We have presented a computational model addressing how serial order is represented in cortical working memory. The model is integrative in two senses. First, the model integrates across three basic findings from single-unit neurophysiology, indicating how they may fit together to subserve a single, critical cognitive function. Second, the model bridges across the domains of neuroscience and behavior, starting from formally specific and highly constraining neuroscientific findings, and leveraging these to explain detailed patterns of recall behavior.
Together, this combination of attributes represents a significant step beyond previous models of serial order processing. A number of psychological models have engaged behavioral data in detail (Page and Norris, 1998; Burgess and Hitch, 1999; Brown et al., 2000; Farrell and Lewandowsky, 2002; Botvinick and Plaut, 2006). In fact, the model we proposed has important features in common with some of these models, most notably the use of overlapping rank representations (Houghton, 1990; Burgess and Hitch, 1999; Brown et al., 2000; Botvinick, 2005; Botvinick and Plaut, 2006). However, in contrast to the present model, most models addressing detailed behavioral benchmarks have not made meaningful contact with neuroscientific data.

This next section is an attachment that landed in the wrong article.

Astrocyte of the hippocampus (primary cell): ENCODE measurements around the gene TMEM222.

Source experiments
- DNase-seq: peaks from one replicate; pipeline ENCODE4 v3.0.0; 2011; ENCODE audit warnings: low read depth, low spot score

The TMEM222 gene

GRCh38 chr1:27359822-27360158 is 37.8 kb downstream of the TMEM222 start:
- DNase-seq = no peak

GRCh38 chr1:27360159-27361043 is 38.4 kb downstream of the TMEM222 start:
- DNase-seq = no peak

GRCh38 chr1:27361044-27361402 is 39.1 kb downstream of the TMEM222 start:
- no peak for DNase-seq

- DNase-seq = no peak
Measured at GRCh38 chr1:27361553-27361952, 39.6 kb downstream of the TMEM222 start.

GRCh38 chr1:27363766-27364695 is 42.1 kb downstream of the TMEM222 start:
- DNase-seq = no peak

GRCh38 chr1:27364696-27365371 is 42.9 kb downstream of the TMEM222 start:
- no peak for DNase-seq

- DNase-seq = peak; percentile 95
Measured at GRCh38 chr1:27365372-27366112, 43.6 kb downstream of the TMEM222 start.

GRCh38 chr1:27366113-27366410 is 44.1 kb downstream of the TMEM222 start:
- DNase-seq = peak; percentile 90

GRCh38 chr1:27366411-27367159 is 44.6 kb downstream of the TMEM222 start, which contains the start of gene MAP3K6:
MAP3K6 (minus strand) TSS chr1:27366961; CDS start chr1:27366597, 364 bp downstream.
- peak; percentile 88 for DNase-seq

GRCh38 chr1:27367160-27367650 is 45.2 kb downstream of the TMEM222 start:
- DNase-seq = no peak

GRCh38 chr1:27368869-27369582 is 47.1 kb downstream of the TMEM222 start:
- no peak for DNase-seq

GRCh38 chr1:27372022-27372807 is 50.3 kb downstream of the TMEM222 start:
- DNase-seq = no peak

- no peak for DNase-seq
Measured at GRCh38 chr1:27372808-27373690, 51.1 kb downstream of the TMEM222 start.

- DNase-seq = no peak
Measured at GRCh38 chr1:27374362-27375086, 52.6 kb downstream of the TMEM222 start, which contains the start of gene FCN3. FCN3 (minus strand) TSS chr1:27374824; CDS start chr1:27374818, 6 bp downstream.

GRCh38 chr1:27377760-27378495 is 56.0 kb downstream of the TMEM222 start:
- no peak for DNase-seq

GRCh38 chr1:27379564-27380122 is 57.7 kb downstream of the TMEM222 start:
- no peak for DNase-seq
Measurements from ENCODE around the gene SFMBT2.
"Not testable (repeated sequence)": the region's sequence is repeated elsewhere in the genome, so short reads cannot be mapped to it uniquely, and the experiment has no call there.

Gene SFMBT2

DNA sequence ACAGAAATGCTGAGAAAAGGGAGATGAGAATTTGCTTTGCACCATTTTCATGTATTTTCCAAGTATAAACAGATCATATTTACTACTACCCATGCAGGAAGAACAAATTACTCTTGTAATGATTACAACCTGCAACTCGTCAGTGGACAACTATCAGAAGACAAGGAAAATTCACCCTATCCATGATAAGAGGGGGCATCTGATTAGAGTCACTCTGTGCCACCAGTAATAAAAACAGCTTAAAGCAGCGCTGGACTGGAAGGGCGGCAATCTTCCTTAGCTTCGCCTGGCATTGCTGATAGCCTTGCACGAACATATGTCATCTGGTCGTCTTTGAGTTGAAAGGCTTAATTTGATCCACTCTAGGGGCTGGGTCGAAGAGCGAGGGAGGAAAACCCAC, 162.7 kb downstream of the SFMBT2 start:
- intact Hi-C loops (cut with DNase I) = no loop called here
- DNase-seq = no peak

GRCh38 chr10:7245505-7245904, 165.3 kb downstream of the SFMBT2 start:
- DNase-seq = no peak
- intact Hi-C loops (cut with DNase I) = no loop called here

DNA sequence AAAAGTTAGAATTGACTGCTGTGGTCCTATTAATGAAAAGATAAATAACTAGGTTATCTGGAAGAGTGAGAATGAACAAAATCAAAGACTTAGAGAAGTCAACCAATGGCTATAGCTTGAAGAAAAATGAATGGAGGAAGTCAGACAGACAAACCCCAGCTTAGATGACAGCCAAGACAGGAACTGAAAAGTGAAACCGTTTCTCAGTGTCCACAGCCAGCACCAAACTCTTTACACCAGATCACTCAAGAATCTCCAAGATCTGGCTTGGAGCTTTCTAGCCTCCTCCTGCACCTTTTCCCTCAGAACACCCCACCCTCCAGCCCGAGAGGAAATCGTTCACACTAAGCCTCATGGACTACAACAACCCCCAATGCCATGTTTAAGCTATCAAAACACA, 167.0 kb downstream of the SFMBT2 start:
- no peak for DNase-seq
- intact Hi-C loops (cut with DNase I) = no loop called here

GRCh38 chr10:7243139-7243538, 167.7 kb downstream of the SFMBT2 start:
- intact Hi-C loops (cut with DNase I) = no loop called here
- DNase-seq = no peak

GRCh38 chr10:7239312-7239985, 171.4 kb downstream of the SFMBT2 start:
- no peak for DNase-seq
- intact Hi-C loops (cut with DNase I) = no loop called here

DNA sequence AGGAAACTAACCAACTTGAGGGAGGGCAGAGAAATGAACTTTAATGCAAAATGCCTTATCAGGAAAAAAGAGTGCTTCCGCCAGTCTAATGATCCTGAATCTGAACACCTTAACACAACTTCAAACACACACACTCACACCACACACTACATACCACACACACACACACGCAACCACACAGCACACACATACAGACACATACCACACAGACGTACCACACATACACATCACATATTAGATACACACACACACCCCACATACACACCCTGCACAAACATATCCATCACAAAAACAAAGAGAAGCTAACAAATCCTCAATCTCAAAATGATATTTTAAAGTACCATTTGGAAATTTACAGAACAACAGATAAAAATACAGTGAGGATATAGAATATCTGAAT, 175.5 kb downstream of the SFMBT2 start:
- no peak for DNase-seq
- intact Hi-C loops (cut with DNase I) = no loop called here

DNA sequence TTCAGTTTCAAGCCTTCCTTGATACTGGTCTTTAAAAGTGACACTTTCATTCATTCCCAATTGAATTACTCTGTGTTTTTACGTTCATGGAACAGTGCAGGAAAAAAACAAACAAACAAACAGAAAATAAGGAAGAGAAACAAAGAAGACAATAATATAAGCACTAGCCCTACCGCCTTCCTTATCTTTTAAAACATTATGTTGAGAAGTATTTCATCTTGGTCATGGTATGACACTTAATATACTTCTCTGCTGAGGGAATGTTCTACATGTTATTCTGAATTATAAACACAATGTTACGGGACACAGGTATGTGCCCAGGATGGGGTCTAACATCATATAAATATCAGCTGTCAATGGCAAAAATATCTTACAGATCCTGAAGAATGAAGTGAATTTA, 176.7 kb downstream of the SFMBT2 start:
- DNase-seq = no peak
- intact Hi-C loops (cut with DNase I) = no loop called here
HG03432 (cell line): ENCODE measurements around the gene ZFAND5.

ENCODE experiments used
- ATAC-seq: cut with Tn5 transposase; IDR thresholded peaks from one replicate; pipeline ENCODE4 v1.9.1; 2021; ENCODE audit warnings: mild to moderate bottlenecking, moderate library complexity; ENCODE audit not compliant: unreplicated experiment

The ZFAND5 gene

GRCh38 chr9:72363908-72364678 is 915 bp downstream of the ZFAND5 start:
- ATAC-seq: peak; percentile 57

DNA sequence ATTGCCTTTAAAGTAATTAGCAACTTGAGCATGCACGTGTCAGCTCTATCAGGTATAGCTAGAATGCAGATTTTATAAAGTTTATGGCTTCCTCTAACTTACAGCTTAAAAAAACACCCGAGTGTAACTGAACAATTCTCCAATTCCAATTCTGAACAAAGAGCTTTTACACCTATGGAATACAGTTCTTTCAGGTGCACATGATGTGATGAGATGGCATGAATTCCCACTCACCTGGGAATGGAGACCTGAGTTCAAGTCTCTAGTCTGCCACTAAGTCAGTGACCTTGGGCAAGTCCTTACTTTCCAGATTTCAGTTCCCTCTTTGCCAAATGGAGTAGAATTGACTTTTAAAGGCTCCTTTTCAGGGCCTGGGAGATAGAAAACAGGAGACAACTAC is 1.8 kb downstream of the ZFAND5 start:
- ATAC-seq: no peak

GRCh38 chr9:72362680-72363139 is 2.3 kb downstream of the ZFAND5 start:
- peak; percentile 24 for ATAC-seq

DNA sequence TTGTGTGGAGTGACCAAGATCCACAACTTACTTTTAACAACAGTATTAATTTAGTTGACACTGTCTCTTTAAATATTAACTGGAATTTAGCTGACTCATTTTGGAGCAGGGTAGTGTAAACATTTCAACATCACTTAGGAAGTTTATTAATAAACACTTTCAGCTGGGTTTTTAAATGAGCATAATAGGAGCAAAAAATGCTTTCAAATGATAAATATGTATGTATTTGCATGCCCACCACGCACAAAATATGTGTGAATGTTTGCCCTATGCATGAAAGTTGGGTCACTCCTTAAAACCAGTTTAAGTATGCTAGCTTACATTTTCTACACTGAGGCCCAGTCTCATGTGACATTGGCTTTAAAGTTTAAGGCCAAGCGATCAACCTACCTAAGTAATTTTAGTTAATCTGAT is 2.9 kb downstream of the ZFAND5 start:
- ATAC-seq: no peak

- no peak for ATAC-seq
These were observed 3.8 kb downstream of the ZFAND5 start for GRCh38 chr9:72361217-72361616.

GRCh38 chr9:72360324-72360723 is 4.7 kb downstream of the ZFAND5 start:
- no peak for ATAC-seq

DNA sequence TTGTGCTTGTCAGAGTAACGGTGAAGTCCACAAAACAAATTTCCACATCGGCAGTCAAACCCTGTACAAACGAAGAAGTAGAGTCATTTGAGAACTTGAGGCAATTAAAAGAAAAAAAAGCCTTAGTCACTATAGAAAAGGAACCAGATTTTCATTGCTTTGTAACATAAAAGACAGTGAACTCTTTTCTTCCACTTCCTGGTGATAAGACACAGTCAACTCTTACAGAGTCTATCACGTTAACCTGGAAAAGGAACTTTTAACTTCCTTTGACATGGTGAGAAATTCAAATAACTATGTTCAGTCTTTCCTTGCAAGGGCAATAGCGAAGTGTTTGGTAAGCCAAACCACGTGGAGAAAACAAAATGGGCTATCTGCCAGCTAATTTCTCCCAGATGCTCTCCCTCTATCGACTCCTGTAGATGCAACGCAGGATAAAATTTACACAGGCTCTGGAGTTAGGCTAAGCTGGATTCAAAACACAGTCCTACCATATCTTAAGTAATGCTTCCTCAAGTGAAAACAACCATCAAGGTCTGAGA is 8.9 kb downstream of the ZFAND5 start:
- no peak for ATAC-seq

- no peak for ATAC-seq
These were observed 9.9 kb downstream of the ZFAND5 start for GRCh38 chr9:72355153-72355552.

Our model also shares basic features with a number of previous models addressing the neural basis of serial order processing, including the use of conjunctive, superpositional sequence representations (Dominey et al., 1995; Dominey, 1997; Beiser and Houk, 1998; O'Reilly and Soto, 2001). The model we presented goes beyond this previous work by making contact with detailed behavioral data.
Predictions of the model